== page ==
What is Shodan?

Having a life without ‘Google’ is hard to imagine today. We would be lost without the popular search engine in our lives. The popular retort “Google it” is always on our lips for any query posed by anybody. While Google searches for web sites, there is another search engine that is slowly gaining prominence. This is ‘Shodan’. ‘Shodan’ is a search engine for ‘IoT’ or ‘Internet of things’.

Internet of things or ‘IoT’:

Before we start discussing ‘Shodan’ let us first explain ‘IoT’. Recall, that we have already discussed ‘IoT’ in an earlier post. ‘Internet of things’ can be defined in two words – “connect” and “monitor”. Devices, buildings, vehicles will be embedded with sensors to enable them to connect with each other and also exchange data with each other.  IoT also enables the user to remotely turn on appliances and devices.
Wikipedia defines IoT as follows: “The internet of things (IoT) is the network of physical devices, vehicles, buildings and other items – 
embedded with electronics, software, sensors, actuators, and network connectivity that enable these objects to collect and exchange data” (Internet of things). “Smart refrigerator”, “smart lights” and “smart coffeemaker” are a few examples of IoT devices.

Why Shodan?

“Shodan” launched in 2009, and originally conceived in 2003 is the brain child of John Matherly who was a computer security whiz.  By means of ‘Shodan’ one can search for servers, routers, power plants, smart TVs, refrigerators, traffic lights, baby monitors and anything that can be tracked on the Internet (sound scary?)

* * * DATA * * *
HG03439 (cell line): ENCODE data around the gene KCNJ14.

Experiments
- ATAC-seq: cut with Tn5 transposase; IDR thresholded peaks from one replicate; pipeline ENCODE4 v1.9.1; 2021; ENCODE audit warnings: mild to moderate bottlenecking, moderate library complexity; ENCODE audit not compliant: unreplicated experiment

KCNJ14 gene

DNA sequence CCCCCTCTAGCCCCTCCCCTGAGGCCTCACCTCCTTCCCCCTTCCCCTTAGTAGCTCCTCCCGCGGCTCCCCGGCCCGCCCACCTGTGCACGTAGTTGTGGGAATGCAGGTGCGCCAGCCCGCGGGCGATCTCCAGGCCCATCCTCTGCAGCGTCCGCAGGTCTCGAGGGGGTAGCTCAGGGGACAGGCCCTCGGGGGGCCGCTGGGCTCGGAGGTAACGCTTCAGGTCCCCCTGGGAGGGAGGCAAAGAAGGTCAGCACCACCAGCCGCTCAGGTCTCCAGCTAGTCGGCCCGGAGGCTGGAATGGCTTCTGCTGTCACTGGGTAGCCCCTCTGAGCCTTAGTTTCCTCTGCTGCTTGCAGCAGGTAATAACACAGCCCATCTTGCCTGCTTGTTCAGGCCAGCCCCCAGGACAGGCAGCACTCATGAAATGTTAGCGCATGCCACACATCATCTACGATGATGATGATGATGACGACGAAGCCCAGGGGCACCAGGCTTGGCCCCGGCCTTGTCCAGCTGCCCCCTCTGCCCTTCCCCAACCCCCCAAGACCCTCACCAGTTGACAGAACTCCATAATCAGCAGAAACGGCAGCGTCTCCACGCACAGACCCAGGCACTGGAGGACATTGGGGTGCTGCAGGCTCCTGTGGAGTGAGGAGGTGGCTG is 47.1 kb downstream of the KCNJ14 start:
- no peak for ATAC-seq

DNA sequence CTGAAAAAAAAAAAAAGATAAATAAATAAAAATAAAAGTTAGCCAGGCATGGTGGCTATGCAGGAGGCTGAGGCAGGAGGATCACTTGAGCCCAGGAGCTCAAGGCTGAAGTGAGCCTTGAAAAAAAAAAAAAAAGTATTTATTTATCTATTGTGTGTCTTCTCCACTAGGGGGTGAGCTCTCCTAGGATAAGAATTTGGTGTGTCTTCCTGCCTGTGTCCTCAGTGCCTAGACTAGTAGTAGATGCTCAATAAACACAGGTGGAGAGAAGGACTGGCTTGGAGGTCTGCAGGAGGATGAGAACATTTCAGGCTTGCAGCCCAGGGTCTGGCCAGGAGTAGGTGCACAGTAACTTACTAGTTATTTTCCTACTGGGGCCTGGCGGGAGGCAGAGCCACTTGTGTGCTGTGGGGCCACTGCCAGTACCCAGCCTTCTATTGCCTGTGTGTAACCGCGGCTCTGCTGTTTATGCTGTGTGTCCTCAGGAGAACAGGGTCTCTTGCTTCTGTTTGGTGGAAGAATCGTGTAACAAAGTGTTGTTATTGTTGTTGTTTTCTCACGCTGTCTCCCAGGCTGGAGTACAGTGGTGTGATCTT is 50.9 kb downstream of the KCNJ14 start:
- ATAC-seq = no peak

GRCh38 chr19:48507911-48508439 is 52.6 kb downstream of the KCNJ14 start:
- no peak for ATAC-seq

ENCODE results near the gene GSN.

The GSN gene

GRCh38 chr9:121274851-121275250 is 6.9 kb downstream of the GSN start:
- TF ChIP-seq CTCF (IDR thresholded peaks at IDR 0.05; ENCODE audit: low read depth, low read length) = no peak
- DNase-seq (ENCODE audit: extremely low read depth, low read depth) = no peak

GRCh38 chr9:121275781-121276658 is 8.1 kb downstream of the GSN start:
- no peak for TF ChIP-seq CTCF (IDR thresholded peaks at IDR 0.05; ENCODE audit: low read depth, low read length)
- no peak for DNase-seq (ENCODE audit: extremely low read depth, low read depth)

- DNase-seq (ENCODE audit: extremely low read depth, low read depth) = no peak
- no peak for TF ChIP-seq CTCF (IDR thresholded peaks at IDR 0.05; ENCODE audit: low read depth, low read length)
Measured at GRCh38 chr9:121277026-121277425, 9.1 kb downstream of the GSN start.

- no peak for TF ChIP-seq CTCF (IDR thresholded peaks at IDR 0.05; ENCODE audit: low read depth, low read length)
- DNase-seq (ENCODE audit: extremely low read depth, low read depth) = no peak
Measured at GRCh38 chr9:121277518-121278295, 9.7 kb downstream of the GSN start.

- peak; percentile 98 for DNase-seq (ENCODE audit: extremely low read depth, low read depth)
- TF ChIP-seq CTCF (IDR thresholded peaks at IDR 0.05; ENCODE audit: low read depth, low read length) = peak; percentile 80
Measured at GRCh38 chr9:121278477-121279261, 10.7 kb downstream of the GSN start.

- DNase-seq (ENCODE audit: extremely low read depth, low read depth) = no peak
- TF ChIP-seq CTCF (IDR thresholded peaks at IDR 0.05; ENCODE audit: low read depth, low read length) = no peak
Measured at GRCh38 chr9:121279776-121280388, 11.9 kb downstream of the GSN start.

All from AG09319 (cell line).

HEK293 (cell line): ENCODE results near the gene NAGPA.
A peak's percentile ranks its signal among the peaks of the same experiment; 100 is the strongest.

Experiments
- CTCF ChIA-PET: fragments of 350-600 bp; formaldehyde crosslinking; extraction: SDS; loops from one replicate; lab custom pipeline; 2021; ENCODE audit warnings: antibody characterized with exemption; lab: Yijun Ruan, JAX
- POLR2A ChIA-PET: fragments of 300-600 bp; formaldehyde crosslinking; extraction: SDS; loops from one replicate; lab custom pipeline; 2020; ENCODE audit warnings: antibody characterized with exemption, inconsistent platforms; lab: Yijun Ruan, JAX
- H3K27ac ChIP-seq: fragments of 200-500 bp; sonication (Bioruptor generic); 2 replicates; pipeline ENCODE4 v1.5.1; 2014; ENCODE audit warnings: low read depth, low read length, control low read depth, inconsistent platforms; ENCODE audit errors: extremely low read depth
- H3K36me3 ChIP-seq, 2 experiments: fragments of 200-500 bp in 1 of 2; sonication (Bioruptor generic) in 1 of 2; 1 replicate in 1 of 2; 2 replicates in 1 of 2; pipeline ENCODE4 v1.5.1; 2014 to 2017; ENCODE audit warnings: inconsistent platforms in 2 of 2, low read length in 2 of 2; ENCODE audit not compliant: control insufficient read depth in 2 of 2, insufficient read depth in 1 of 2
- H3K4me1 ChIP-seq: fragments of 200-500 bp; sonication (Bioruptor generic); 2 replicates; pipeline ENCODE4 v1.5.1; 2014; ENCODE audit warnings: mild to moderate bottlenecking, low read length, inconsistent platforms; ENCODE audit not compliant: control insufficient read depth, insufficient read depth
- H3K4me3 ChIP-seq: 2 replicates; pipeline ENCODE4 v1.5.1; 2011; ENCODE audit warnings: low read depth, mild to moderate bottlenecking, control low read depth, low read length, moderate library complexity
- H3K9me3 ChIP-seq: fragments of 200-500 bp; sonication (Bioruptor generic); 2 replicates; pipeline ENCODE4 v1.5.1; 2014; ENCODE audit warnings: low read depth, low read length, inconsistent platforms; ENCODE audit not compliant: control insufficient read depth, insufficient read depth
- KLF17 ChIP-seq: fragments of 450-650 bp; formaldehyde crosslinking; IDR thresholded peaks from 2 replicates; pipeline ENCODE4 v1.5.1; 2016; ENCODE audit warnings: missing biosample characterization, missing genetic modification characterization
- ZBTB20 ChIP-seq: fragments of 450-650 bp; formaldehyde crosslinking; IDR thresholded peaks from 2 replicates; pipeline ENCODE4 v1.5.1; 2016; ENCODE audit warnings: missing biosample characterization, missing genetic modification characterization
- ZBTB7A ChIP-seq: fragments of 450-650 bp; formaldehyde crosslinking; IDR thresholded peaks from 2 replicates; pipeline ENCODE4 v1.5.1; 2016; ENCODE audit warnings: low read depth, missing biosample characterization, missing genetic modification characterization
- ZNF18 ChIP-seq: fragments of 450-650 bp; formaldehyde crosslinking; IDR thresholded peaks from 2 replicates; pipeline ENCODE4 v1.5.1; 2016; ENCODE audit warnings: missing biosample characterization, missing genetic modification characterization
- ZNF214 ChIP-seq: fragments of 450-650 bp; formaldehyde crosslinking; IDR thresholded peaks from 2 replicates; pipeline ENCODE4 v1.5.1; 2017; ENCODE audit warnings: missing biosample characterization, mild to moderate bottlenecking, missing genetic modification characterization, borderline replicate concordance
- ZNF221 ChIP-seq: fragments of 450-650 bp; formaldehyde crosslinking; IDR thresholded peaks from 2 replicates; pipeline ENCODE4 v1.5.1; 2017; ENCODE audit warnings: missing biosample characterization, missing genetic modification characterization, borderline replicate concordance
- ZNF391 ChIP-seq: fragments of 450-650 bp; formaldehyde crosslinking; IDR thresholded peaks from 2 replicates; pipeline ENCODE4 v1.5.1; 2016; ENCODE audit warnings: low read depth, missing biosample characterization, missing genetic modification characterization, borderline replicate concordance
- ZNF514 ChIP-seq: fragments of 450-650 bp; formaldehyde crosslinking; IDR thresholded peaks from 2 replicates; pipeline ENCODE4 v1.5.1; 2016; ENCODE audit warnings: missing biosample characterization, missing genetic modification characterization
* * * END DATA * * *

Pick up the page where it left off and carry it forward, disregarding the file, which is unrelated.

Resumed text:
It was originally created so that organizations could keep track of customers using their products, their location and also to perform “empirical market intelligence”.


 The possibility of ‘Shodan’ being misused by hackers seeking to find critical infrastructure and cause monetary and physical damages is huge. However, ‘Shodan’ tries to be accountable by showing only 10 results for users not logged in and 50 results for users who are logged in. More results are shown after a fee is paid and the reason for the search is revealed. Thus each individual is accountable and other mechanisms are enabled to prevent anonymous access.

Example of search results with ‘Shodan’:

The search results of ‘Shodan’ when presented with the query of ‘default password’, is astounding. It shows the devices using the default username of ‘admin’ and default password of ‘password’ around the world. This is a hacker’s heaven wherein the devices (like traffic lights, baby monitors, medical devices) can be exploited and be controlled remotely.

Pros and cons of Shodan:

 ‘Shodan’ has been created with good intentions for use by pen testers, security professionals and researchers for data collection that will help them to make intelligent business decisions. It can also help pen testers to seek the vulnerabilities within their organization that are open to Shoden crawlers and seal them.

However, the search results can also spur hackers and devious mind individuals to seek this information and use it for more malicious purposes.

We saw ‘Shoden’ – the crawler for ‘IoT’ devices in our post today. For more information visit: https://www.shodan.io. We will discuss more technical topics in subsequent posts.

Internet of things. (n.d.). Retrieved from Wikipedia.

About Pavan Gumaste

Pavan Rao is a programmer / Developer by Profession and Cloud Computing Professional by choice with in-depth knowledge in AWS, Azure, Google Cloud Platform. He helps the organisation figure out what to build, ensure successful delivery, and incorporate user learning to improve the strategy and product further.

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